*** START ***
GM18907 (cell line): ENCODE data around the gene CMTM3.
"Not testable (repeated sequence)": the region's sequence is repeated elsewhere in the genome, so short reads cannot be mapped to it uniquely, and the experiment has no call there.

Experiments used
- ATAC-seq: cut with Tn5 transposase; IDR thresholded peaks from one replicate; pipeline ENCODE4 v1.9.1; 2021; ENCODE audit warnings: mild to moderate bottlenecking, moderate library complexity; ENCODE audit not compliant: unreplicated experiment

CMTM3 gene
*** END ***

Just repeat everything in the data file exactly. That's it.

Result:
GM18907 (cell line): ENCODE data around the gene CMTM3.
"Not testable (repeated sequence)": the region's sequence is repeated elsewhere in the genome, so short reads cannot be mapped to it uniquely, and the experiment has no call there.

Experiments used
- ATAC-seq: cut with Tn5 transposase; IDR thresholded peaks from one replicate; pipeline ENCODE4 v1.9.1; 2021; ENCODE audit warnings: mild to moderate bottlenecking, moderate library complexity; ENCODE audit not compliant: unreplicated experiment

CMTM3 gene